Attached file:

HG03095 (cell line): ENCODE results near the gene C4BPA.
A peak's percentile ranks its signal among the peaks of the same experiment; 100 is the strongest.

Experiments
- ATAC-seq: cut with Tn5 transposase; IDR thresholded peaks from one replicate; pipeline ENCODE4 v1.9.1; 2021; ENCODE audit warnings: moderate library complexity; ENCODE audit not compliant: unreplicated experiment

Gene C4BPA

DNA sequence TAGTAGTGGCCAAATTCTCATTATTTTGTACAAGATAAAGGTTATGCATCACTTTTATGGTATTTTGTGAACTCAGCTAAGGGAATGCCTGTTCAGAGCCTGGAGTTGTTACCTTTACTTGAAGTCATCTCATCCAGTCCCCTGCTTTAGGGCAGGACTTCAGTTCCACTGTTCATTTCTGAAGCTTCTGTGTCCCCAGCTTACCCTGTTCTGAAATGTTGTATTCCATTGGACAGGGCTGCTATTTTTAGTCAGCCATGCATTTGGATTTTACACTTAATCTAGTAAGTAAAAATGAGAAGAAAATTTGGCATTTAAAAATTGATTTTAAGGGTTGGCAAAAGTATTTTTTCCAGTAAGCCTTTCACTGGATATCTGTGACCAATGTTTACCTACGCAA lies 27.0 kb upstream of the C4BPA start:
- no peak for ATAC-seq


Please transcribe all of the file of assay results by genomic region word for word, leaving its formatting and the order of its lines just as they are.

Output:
HG03095 (cell line): ENCODE results near the gene C4BPA.
A peak's percentile ranks its signal among the peaks of the same experiment; 100 is the strongest.

Experiments
- ATAC-seq: cut with Tn5 transposase; IDR thresholded peaks from one replicate; pipeline ENCODE4 v1.9.1; 2021; ENCODE audit warnings: moderate library complexity; ENCODE audit not compliant: unreplicated experiment

Gene C4BPA

DNA sequence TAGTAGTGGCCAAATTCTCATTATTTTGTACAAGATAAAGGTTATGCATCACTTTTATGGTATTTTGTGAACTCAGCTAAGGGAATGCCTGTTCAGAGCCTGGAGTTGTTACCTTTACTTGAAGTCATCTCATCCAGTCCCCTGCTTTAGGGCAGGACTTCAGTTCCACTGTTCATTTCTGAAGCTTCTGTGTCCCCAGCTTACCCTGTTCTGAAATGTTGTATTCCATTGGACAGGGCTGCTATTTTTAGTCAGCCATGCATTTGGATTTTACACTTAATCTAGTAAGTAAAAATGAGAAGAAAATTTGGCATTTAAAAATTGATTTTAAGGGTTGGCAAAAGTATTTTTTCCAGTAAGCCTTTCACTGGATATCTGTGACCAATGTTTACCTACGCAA lies 27.0 kb upstream of the C4BPA start:
- no peak for ATAC-seq